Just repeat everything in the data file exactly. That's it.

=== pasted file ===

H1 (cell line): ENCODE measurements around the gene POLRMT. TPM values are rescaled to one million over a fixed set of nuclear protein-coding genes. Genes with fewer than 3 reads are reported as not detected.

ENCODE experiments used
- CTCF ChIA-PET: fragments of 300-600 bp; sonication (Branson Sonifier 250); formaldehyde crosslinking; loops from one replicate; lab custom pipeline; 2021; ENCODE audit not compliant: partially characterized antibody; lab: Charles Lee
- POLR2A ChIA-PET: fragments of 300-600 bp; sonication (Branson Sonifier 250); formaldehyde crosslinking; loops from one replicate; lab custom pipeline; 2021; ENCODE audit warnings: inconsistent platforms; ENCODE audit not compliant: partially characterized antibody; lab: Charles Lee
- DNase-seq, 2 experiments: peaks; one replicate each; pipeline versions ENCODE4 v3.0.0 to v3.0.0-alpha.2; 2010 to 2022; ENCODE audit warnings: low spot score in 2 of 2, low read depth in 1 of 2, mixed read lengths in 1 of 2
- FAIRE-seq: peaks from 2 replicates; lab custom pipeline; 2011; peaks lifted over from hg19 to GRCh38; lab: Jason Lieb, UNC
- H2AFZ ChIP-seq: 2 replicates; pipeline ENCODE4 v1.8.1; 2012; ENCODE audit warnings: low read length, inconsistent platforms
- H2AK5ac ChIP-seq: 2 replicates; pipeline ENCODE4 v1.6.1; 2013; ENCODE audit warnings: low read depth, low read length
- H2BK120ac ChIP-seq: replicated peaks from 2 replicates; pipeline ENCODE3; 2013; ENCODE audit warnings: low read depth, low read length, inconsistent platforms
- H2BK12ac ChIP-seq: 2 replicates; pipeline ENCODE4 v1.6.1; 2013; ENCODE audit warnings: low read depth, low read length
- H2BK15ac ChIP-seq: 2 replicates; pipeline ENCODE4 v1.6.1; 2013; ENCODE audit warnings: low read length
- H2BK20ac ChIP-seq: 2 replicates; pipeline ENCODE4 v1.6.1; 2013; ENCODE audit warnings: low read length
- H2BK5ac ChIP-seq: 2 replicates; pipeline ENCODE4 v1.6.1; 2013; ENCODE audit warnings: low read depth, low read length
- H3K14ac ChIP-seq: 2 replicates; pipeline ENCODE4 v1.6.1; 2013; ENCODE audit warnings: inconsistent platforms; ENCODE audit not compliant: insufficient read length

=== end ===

H1 (cell line): ENCODE measurements around the gene POLRMT. TPM values are rescaled to one million over a fixed set of nuclear protein-coding genes. Genes with fewer than 3 reads are reported as not detected.

ENCODE experiments used
- CTCF ChIA-PET: fragments of 300-600 bp; sonication (Branson Sonifier 250); formaldehyde crosslinking; loops from one replicate; lab custom pipeline; 2021; ENCODE audit not compliant: partially characterized antibody; lab: Charles Lee
- POLR2A ChIA-PET: fragments of 300-600 bp; sonication (Branson Sonifier 250); formaldehyde crosslinking; loops from one replicate; lab custom pipeline; 2021; ENCODE audit warnings: inconsistent platforms; ENCODE audit not compliant: partially characterized antibody; lab: Charles Lee
- DNase-seq, 2 experiments: peaks; one replicate each; pipeline versions ENCODE4 v3.0.0 to v3.0.0-alpha.2; 2010 to 2022; ENCODE audit warnings: low spot score in 2 of 2, low read depth in 1 of 2, mixed read lengths in 1 of 2
- FAIRE-seq: peaks from 2 replicates; lab custom pipeline; 2011; peaks lifted over from hg19 to GRCh38; lab: Jason Lieb, UNC
- H2AFZ ChIP-seq: 2 replicates; pipeline ENCODE4 v1.8.1; 2012; ENCODE audit warnings: low read length, inconsistent platforms
- H2AK5ac ChIP-seq: 2 replicates; pipeline ENCODE4 v1.6.1; 2013; ENCODE audit warnings: low read depth, low read length
- H2BK120ac ChIP-seq: replicated peaks from 2 replicates; pipeline ENCODE3; 2013; ENCODE audit warnings: low read depth, low read length, inconsistent platforms
- H2BK12ac ChIP-seq: 2 replicates; pipeline ENCODE4 v1.6.1; 2013; ENCODE audit warnings: low read depth, low read length
- H2BK15ac ChIP-seq: 2 replicates; pipeline ENCODE4 v1.6.1; 2013; ENCODE audit warnings: low read length
- H2BK20ac ChIP-seq: 2 replicates; pipeline ENCODE4 v1.6.1; 2013; ENCODE audit warnings: low read length
- H2BK5ac ChIP-seq: 2 replicates; pipeline ENCODE4 v1.6.1; 2013; ENCODE audit warnings: low read depth, low read length
- H3K14ac ChIP-seq: 2 replicates; pipeline ENCODE4 v1.6.1; 2013; ENCODE audit warnings: inconsistent platforms; ENCODE audit not compliant: insufficient read length